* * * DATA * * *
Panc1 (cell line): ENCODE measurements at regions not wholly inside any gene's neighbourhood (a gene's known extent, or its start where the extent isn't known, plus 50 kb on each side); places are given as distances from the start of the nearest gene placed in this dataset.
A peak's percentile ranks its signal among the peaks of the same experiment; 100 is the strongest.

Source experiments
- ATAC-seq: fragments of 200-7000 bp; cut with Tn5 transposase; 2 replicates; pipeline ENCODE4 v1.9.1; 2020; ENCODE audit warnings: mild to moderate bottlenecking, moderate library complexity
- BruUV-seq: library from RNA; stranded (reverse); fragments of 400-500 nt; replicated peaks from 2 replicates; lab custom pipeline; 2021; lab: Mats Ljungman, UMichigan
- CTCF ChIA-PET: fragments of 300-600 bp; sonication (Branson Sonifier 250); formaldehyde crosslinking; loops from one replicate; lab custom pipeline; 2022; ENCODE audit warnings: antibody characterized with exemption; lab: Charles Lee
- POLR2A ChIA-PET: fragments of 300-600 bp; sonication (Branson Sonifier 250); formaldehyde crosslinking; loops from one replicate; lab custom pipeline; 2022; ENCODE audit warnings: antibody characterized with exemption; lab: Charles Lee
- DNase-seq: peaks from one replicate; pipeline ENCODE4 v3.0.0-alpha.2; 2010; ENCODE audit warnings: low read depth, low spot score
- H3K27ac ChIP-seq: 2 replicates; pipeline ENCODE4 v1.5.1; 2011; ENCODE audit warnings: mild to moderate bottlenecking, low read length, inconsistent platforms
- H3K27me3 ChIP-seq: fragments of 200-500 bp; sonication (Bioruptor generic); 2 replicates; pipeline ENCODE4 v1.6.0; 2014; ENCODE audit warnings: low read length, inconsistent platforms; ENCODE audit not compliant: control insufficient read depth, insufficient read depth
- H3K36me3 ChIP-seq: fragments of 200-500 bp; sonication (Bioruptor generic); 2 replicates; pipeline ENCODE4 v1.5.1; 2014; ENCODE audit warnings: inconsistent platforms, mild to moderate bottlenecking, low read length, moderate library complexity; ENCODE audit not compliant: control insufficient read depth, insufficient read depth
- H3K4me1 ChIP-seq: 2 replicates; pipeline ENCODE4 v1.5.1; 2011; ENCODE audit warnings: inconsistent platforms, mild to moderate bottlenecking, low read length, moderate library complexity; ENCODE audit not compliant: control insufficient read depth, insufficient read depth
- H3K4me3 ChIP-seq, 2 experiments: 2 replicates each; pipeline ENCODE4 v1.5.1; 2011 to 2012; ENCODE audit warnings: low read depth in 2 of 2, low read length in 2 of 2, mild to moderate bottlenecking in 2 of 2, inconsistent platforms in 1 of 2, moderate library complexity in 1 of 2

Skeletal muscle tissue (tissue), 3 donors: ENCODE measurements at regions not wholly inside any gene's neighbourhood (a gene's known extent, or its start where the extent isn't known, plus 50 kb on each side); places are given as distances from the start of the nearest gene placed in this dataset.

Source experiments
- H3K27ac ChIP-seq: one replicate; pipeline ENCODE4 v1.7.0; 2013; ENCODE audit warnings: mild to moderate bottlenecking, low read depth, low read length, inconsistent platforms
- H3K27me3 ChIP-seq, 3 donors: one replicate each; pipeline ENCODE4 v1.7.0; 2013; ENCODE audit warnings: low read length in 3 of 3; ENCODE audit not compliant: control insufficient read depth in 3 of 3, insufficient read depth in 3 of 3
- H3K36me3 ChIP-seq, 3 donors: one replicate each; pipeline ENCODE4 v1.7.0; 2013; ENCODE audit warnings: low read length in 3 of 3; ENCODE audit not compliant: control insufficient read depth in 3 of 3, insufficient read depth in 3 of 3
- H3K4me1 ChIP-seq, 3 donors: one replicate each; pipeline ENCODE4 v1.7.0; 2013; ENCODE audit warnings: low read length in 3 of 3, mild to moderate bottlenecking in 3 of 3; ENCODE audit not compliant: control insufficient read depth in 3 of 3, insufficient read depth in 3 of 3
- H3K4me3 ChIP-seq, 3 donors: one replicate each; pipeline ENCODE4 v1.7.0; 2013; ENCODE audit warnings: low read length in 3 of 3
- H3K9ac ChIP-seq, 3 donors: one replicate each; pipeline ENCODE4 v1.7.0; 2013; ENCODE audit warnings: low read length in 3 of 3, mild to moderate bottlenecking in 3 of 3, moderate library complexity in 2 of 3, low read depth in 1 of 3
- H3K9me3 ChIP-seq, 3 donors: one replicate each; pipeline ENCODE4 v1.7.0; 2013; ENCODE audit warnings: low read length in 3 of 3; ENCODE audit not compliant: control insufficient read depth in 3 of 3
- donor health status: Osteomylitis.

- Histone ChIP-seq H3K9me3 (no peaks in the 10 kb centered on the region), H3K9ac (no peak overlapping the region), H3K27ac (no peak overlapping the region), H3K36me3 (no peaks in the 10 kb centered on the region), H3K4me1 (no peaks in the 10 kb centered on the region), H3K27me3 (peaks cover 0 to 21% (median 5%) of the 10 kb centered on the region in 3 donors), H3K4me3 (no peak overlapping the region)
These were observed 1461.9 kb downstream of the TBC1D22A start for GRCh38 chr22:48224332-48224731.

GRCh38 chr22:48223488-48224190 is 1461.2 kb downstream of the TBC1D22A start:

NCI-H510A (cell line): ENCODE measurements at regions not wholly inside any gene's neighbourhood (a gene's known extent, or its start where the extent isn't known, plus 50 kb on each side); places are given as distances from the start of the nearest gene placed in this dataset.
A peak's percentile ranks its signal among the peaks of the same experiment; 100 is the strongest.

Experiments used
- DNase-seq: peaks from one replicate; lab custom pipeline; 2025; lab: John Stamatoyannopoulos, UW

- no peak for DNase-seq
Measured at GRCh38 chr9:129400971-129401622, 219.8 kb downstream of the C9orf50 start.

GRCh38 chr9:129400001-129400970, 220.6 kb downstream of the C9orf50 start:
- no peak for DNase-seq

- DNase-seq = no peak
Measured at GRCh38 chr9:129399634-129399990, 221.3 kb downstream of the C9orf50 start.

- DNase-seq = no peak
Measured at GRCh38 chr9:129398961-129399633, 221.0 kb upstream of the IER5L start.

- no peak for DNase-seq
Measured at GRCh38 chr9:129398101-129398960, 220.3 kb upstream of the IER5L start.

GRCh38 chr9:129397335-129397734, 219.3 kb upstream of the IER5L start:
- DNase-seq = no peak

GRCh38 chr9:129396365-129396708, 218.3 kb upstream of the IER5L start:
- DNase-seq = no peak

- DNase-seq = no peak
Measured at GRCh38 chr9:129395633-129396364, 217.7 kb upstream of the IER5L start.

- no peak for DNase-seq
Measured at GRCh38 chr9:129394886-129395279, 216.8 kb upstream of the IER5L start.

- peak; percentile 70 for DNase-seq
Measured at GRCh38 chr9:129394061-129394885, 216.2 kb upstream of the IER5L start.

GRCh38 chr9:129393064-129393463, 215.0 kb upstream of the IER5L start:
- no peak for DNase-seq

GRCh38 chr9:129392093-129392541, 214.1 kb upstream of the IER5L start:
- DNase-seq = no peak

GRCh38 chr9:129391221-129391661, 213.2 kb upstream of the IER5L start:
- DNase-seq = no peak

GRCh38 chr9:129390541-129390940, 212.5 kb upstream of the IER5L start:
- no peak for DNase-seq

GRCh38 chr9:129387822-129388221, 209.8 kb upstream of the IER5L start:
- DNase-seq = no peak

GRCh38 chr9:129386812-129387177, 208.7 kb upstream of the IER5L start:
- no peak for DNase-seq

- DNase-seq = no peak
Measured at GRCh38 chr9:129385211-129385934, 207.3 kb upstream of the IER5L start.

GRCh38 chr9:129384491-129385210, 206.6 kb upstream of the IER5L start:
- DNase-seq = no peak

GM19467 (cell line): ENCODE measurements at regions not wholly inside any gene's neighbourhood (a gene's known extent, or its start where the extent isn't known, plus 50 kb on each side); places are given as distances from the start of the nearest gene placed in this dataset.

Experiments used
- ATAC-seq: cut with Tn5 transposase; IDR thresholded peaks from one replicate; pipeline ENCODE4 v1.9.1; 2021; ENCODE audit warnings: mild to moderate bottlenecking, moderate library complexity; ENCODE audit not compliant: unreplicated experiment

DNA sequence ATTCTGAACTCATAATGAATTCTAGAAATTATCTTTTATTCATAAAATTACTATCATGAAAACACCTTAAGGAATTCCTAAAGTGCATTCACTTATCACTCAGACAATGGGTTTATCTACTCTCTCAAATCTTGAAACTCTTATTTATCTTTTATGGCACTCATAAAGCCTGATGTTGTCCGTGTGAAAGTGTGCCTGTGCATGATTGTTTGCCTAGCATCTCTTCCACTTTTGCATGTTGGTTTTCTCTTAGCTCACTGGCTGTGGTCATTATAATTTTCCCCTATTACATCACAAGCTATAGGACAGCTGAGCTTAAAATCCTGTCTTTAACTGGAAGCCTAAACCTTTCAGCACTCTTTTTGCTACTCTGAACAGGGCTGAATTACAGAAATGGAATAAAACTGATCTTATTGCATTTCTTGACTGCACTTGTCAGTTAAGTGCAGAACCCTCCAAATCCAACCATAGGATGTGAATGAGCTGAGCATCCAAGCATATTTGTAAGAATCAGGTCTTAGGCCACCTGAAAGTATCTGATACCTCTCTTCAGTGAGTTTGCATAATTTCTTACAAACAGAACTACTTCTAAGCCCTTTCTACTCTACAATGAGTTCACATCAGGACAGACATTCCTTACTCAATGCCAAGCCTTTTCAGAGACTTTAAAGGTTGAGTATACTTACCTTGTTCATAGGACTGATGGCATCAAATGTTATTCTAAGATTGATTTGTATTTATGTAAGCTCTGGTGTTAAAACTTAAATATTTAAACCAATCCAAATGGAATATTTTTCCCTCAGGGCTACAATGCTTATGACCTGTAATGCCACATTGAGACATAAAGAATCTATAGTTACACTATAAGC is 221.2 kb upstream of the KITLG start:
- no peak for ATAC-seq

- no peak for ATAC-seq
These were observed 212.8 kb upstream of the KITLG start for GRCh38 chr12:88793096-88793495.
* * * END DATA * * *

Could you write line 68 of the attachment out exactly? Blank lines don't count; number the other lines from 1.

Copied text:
Experiments used